Marius Kloppers made a family gamble on China seven years ago, well before its industrial machine began to shake the world. "I took a view that China was going to be a world power," said the BHP Billiton chief executive. "My kids started learning Mandarin when they were four years old."
Kloppers owes China for transforming BHP into one of the world's most profitable companies. He earned his place at last night's breathtaking opening to the Beijing Olympics by handing over a $100 million tribute of gold, silver and bronze medallions.
The Prime Minister, Kevin Rudd, was also at the Bird's Nest stadium last night, having also made an early call on China. He gambled on Chinese language and political studies in 1978, the moment the country began to open to the world. Now he's returning to pay his respects to a place that has enriched his life and is making Australia wealthy.
Another was the Perth tycoon Andrew Forrest, whose place as Australia's richest man is founded on Chinese backing for his new Pilbara iron ore mine. "When I went to Taiwan 20 years ago and opened offices there, I was impressed with the entrepreneurial spirit of the Chinese people when they weren't shackled," he said yesterday.
"Then in 2001 I travelled again over their major mainland industrial areas and noted that the Taiwanese free spirit of business was spreading all through China."
Elsewhere around the stadium were 85 other world leaders and hundreds of corporate chiefs, most of whom knew little about Beijing other than they could not afford to miss it. They are here because of China's economic might, because of its geopolitical power and to witness the world's most populous nation coming of age after 200 years of poverty and turmoil.
For four months these leaders have been reading about China's draconian security measures and myriad human rights problems. Some threatened to boycott, such as France's Nicolas Sarkozy, and others, such as Rudd, toyed with the idea of quietly not turning up. But in the end more leaders were in Beijing last night than in the three previous Olympic Games combined
If they could break from their minders to walk the streets, they would see the Games are broadly popular and so too is the Chinese Government. In a new survey by the respected American polling group, the Pew Research Centre, an astonishing 86 per cent of Chinese respondents said their country was heading in the right direction - up from 48 per cent in 2002 and much higher than any other country.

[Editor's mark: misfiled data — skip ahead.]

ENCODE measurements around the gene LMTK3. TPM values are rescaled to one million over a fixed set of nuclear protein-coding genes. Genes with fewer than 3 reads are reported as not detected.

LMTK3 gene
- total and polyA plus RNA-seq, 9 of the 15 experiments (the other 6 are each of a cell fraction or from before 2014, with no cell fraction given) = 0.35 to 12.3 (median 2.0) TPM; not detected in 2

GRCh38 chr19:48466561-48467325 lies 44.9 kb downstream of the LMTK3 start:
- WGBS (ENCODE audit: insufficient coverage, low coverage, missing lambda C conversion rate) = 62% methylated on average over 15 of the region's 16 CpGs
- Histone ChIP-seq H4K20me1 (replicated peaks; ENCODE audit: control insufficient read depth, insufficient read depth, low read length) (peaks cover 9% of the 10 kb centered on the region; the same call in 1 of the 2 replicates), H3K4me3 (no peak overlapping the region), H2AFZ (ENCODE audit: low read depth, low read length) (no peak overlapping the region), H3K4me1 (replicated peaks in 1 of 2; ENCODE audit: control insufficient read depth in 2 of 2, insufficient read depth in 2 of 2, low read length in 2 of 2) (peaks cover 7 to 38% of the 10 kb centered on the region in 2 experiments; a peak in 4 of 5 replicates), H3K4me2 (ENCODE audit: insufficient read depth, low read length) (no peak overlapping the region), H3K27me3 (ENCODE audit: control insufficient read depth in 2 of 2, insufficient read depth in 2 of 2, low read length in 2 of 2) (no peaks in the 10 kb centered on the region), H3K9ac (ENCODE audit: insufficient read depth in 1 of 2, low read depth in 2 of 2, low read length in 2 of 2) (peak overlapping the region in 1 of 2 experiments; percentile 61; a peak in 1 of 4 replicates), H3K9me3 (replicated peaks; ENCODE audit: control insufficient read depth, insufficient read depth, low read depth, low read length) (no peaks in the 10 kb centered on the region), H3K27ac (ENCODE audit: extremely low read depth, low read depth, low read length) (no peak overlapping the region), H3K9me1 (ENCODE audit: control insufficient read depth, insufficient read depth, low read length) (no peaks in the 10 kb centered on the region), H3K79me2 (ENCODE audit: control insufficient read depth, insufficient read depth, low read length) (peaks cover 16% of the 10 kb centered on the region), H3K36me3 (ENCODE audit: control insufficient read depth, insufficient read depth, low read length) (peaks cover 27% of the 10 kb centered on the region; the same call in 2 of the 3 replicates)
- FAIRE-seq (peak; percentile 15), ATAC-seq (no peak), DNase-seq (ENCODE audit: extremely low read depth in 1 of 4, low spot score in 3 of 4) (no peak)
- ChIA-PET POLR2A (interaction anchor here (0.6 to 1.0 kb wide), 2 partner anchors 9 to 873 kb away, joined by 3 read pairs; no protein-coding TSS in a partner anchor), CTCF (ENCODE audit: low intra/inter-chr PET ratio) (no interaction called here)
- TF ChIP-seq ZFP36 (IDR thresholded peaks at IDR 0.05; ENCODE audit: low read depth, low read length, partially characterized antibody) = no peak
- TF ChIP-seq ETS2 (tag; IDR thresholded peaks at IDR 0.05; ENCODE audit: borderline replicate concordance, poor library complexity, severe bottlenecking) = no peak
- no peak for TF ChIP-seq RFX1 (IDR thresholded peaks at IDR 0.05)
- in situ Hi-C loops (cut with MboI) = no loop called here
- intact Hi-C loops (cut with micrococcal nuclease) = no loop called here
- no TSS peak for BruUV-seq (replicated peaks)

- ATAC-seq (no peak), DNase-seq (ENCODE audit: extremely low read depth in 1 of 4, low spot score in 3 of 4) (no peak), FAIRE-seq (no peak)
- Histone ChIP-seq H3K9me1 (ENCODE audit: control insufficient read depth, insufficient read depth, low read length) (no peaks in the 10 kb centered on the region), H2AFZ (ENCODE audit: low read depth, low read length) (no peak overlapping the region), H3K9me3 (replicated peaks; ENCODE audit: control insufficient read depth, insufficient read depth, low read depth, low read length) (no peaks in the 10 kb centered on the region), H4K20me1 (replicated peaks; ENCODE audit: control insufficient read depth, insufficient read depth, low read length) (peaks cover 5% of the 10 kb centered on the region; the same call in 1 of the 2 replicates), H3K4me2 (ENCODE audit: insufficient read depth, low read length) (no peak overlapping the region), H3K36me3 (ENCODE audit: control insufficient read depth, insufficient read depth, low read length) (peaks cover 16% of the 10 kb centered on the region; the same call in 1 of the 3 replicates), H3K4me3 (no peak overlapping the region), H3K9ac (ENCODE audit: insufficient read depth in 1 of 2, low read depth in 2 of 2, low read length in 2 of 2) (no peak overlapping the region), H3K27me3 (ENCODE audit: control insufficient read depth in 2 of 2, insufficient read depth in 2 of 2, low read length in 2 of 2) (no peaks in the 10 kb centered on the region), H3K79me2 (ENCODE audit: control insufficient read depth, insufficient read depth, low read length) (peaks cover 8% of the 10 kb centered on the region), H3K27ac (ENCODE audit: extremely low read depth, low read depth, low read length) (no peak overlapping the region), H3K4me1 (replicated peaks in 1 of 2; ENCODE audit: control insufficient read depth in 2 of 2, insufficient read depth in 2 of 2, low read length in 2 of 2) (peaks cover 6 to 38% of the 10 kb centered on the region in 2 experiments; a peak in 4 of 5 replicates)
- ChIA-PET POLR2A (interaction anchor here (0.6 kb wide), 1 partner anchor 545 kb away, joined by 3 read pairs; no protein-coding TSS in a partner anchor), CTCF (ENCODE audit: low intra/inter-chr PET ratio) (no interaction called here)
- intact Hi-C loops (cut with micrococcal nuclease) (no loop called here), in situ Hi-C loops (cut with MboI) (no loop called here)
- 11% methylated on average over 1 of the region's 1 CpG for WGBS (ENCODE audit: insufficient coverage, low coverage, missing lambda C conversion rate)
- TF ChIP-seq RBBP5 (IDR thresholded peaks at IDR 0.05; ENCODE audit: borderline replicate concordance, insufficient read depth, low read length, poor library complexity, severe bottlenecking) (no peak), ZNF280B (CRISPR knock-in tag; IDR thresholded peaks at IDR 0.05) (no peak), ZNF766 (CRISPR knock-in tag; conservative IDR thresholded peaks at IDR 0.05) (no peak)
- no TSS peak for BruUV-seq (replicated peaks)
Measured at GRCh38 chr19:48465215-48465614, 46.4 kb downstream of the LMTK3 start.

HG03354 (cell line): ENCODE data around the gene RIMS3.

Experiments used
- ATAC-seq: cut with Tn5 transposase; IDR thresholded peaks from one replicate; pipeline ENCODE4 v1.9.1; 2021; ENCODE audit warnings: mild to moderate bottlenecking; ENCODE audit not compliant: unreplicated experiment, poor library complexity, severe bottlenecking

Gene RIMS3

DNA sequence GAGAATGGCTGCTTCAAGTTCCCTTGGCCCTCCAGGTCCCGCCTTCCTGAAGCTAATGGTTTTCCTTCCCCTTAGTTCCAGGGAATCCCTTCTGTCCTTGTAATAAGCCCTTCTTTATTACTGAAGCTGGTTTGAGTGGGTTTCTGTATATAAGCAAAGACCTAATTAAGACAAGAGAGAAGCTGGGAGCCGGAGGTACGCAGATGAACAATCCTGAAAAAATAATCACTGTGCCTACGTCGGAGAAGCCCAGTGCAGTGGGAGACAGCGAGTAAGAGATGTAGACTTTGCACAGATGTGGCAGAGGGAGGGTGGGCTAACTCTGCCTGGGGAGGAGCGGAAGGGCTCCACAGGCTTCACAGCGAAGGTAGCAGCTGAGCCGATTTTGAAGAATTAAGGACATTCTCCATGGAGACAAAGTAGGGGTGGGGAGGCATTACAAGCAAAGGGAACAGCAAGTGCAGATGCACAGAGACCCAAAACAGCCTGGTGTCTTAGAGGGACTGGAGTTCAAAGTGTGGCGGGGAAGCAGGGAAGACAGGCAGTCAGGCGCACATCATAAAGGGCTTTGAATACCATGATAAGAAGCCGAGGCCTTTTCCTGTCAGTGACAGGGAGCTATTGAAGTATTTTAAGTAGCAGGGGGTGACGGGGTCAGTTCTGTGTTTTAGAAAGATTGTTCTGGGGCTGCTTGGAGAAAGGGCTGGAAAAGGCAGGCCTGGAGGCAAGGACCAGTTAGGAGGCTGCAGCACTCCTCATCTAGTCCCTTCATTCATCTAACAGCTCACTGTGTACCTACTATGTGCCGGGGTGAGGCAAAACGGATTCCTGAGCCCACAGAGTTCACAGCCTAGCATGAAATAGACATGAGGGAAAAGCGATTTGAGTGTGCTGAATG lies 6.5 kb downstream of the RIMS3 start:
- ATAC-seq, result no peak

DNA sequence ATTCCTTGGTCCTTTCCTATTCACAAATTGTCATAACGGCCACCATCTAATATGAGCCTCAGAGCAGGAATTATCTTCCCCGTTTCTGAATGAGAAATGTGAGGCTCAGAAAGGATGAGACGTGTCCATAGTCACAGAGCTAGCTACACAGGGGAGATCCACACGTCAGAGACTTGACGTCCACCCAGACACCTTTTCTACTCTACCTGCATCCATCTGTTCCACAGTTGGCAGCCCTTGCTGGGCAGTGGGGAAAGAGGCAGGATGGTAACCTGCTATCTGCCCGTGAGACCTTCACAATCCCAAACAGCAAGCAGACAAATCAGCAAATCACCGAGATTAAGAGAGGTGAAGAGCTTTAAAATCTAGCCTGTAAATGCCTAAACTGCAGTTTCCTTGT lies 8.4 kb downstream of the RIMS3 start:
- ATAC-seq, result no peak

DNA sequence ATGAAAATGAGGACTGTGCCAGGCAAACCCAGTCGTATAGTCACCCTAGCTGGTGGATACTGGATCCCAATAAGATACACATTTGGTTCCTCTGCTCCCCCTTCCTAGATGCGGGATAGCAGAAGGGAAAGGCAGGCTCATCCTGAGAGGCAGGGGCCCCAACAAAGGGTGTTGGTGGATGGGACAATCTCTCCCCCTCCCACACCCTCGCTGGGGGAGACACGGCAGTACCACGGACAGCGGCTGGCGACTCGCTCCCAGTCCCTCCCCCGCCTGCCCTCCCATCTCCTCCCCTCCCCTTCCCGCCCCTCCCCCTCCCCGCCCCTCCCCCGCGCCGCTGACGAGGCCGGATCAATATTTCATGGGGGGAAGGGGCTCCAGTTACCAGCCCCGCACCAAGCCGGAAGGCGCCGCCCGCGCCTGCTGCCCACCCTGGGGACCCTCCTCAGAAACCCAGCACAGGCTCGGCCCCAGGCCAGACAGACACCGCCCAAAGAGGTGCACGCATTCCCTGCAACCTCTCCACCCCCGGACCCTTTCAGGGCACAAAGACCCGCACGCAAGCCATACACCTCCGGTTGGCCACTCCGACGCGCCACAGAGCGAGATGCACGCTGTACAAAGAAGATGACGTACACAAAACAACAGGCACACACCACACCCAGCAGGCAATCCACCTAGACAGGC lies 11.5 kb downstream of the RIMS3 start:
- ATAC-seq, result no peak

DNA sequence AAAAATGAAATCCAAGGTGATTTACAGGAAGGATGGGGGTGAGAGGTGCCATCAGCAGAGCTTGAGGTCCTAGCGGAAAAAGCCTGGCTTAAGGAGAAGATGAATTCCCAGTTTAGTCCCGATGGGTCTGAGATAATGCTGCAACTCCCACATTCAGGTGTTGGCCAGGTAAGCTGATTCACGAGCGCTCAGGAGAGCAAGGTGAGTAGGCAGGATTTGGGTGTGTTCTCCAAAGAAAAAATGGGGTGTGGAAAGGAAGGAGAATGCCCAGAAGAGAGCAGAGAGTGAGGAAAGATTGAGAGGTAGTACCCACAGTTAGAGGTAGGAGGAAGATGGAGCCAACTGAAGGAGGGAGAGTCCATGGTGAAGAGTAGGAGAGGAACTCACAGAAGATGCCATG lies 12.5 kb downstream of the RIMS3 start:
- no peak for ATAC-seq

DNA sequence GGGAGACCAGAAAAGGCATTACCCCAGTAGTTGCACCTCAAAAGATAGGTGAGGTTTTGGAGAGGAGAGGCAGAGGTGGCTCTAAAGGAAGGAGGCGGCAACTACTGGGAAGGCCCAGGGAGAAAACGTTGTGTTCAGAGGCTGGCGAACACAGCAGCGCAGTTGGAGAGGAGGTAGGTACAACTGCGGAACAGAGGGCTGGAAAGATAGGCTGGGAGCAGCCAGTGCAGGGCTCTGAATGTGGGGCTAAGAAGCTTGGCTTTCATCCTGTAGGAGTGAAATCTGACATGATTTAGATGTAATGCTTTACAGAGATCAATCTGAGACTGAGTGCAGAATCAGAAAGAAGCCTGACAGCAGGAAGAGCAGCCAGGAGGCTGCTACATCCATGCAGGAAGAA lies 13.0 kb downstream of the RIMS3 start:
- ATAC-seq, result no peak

Western bookstores have been littered with titles such as The Coming Collapse Of China and The Writing On The Wall. These best-selling tomes are premised on the idea that the authoritarian Chinese state will either embrace democracy or be swept aside by a newly confident middle class and the waves of globalisation.
There has been intense speculation for years that the Olympic Games would hold the Chinese Communist Party to ransom, and force open the system to competitive viewpoints and help entrench human rights. But that's not what's happening.
This year China has faced a litany of natural and diplomatic disasters - ice storms, the Tibet riots, the torch relay, the Sichuan earthquake, floods, domestic terrorism, draconian security - and the state has systematically turned each of them to its advantage. The biggest challenge of all, these Olympic Games, could turn out to be a crowning public relations achievement.
Instead of pointing to an unsustainable dichotomy between a rigid Leninist political system and a supposedly freewheeling market economy, analysts are now coining new definitions for the Chinese state model: "popular authoritarianism", "hybrid" or simultaneously "repressive and responsive".
Chinese leaders prefer to stick to Deng Xiaoping's old formula of "capitalism with Chinese characteristics". It's essentially pragmatism. The state is learning, adapting and rebuilding on its own terms. Whatever it is, the governing Chinese Communist Party is now stronger than it has been at any time in 30 years.
"I don't see a revolution coming in China any more than in the United States," says Anne-Marie Brady, an expert on Chinese politics at the University of Canterbury, New Zealand. "Chinese people want change but not the radical change that Western commentators imagine."